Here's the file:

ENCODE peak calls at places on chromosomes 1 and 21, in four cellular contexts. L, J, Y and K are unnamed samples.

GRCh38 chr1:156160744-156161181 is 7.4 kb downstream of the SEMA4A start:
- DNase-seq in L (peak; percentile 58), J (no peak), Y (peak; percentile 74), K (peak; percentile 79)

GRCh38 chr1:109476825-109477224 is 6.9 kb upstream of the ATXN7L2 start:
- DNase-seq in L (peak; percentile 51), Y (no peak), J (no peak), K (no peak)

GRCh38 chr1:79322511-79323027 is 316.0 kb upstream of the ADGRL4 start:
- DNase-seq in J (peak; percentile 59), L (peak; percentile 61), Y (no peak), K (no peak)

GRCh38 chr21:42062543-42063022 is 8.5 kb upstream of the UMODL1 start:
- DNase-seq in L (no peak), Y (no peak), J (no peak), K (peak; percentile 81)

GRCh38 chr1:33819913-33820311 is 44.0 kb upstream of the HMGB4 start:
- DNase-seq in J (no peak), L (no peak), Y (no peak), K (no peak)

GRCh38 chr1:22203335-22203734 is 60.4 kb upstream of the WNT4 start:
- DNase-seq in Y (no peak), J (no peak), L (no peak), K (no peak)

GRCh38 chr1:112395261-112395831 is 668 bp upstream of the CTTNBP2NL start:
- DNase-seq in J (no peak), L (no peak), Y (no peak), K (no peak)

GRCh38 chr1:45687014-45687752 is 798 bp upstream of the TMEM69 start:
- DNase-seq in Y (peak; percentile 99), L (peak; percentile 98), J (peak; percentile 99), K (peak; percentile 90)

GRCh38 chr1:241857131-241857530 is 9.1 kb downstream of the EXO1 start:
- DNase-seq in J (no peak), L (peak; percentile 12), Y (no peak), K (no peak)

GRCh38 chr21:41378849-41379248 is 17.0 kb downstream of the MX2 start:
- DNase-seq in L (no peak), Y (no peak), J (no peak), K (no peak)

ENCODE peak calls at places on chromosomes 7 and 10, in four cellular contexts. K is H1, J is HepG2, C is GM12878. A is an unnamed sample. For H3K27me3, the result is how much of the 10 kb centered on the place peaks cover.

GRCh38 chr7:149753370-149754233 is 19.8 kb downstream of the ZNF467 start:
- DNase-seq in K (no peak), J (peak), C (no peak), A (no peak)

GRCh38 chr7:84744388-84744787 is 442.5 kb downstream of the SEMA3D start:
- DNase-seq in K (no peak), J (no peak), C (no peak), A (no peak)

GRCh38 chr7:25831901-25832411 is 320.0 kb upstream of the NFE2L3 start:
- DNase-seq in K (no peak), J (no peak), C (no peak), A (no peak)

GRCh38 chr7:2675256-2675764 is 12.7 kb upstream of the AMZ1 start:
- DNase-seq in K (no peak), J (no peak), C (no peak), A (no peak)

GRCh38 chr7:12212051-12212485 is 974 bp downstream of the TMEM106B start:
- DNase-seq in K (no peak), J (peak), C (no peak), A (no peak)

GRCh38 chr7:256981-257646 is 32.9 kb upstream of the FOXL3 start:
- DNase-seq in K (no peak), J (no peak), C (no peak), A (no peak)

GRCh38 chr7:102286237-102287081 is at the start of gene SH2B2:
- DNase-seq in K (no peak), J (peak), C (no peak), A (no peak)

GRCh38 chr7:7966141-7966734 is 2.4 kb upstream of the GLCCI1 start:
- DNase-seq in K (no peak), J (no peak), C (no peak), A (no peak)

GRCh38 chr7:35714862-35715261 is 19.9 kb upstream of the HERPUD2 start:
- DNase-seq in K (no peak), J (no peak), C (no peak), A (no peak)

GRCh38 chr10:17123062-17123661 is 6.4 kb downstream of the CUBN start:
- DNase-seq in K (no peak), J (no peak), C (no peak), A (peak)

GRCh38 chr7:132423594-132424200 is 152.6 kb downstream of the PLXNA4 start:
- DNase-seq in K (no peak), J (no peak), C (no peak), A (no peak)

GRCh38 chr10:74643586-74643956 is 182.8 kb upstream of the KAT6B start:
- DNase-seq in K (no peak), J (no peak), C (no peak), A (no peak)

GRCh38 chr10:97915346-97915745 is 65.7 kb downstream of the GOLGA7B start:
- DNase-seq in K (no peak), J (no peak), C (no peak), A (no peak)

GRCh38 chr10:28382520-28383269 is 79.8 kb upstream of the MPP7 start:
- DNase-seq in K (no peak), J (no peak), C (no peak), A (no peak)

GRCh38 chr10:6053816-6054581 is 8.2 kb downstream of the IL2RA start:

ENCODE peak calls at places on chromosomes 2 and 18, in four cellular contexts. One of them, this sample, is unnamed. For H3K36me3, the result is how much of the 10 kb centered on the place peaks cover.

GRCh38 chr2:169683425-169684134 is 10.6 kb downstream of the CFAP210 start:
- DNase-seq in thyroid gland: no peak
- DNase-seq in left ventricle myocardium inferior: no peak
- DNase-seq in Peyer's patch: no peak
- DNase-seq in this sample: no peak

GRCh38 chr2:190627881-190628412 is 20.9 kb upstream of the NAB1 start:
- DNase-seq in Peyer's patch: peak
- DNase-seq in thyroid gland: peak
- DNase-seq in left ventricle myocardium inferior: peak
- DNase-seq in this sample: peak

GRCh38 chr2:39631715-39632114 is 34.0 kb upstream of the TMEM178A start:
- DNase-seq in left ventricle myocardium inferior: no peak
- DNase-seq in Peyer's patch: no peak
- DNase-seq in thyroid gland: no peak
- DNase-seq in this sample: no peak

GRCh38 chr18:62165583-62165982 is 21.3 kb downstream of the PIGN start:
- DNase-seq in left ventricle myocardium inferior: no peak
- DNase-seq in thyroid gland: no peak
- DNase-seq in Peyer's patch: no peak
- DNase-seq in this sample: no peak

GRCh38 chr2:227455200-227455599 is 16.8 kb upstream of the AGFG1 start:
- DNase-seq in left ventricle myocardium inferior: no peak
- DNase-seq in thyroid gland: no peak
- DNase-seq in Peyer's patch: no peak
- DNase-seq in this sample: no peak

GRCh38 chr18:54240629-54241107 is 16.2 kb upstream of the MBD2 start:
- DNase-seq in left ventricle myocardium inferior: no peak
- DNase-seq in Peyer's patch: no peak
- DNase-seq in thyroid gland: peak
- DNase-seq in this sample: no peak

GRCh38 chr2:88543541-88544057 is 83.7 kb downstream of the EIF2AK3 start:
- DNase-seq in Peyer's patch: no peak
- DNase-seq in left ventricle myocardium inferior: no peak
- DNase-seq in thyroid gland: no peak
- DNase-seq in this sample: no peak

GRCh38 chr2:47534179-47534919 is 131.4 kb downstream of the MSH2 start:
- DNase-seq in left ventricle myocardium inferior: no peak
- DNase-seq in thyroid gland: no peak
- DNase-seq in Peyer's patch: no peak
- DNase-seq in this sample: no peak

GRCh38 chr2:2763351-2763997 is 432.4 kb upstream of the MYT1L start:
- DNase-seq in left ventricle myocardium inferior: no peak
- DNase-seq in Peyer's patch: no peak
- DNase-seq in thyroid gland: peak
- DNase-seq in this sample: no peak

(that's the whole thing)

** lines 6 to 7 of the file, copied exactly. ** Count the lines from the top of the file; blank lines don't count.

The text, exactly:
GRCh38 chr1:79322511-79323027 is 316.0 kb upstream of the ADGRL4 start:
- DNase-seq in J (peak; percentile 59), L (peak; percentile 61), Y (no peak), K (no peak)